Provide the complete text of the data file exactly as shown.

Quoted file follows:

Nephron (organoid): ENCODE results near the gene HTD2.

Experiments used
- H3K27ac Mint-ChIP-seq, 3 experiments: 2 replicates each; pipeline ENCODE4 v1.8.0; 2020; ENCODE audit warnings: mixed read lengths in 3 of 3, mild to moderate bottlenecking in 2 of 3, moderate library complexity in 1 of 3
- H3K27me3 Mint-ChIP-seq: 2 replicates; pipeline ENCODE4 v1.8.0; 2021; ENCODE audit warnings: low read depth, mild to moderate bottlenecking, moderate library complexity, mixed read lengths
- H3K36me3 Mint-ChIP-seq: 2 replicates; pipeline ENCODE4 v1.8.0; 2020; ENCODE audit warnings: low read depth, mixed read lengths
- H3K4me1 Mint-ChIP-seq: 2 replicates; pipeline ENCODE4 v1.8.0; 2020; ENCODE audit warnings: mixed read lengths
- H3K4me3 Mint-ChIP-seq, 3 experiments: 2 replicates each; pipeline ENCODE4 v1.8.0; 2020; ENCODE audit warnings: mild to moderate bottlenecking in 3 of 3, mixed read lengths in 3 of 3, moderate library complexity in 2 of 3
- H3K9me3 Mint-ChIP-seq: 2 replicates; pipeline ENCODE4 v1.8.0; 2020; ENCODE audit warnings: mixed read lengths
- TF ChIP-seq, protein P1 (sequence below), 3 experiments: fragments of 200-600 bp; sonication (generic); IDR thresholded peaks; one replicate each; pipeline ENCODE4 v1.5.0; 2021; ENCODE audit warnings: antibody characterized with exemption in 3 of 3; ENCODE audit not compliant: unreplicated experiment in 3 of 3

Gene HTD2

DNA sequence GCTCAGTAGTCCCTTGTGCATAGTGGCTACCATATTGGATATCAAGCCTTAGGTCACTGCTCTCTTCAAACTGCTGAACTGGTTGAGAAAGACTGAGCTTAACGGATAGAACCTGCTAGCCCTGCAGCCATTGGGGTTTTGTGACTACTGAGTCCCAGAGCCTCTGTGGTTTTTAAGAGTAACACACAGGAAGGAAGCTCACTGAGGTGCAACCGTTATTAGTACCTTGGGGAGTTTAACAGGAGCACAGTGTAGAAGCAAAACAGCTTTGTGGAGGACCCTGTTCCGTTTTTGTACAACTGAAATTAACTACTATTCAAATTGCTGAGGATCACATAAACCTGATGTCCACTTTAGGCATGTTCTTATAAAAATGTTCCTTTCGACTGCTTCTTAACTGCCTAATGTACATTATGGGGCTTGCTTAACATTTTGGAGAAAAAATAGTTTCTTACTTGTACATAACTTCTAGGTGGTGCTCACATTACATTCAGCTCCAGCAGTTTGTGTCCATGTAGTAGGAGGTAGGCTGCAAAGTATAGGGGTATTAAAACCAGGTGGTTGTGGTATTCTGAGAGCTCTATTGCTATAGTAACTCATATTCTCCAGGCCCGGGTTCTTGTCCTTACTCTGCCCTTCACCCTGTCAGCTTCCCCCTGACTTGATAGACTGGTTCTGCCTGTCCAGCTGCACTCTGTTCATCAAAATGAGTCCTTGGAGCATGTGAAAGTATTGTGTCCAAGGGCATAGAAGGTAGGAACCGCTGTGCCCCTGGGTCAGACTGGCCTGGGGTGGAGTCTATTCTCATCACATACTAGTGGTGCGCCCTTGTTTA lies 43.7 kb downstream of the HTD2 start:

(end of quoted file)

Nephron (organoid): ENCODE results near the gene HTD2.

Experiments used
- H3K27ac Mint-ChIP-seq, 3 experiments: 2 replicates each; pipeline ENCODE4 v1.8.0; 2020; ENCODE audit warnings: mixed read lengths in 3 of 3, mild to moderate bottlenecking in 2 of 3, moderate library complexity in 1 of 3
- H3K27me3 Mint-ChIP-seq: 2 replicates; pipeline ENCODE4 v1.8.0; 2021; ENCODE audit warnings: low read depth, mild to moderate bottlenecking, moderate library complexity, mixed read lengths
- H3K36me3 Mint-ChIP-seq: 2 replicates; pipeline ENCODE4 v1.8.0; 2020; ENCODE audit warnings: low read depth, mixed read lengths
- H3K4me1 Mint-ChIP-seq: 2 replicates; pipeline ENCODE4 v1.8.0; 2020; ENCODE audit warnings: mixed read lengths
- H3K4me3 Mint-ChIP-seq, 3 experiments: 2 replicates each; pipeline ENCODE4 v1.8.0; 2020; ENCODE audit warnings: mild to moderate bottlenecking in 3 of 3, mixed read lengths in 3 of 3, moderate library complexity in 2 of 3
- H3K9me3 Mint-ChIP-seq: 2 replicates; pipeline ENCODE4 v1.8.0; 2020; ENCODE audit warnings: mixed read lengths
- TF ChIP-seq, protein P1 (sequence below), 3 experiments: fragments of 200-600 bp; sonication (generic); IDR thresholded peaks; one replicate each; pipeline ENCODE4 v1.5.0; 2021; ENCODE audit warnings: antibody characterized with exemption in 3 of 3; ENCODE audit not compliant: unreplicated experiment in 3 of 3

Gene HTD2

DNA sequence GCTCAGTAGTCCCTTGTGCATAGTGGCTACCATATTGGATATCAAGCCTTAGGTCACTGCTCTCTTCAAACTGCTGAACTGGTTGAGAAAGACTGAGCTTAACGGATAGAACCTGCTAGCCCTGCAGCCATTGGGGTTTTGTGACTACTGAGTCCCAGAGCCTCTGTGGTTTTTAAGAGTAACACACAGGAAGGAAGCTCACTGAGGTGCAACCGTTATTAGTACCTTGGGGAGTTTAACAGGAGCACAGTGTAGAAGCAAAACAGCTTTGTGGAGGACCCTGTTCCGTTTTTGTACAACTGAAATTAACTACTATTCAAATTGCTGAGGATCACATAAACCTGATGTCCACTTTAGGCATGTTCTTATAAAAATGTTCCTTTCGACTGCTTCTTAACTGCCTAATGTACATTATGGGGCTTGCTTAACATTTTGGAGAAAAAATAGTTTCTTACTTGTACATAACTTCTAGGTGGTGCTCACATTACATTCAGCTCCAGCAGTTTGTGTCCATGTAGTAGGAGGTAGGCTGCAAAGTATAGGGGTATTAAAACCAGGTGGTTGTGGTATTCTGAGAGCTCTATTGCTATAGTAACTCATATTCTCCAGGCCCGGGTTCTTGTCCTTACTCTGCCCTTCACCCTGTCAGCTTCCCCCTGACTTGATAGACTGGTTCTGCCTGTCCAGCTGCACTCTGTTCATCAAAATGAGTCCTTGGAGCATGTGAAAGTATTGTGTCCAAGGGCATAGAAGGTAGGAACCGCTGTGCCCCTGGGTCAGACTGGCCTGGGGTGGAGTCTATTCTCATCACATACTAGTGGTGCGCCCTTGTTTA lies 43.7 kb downstream of the HTD2 start: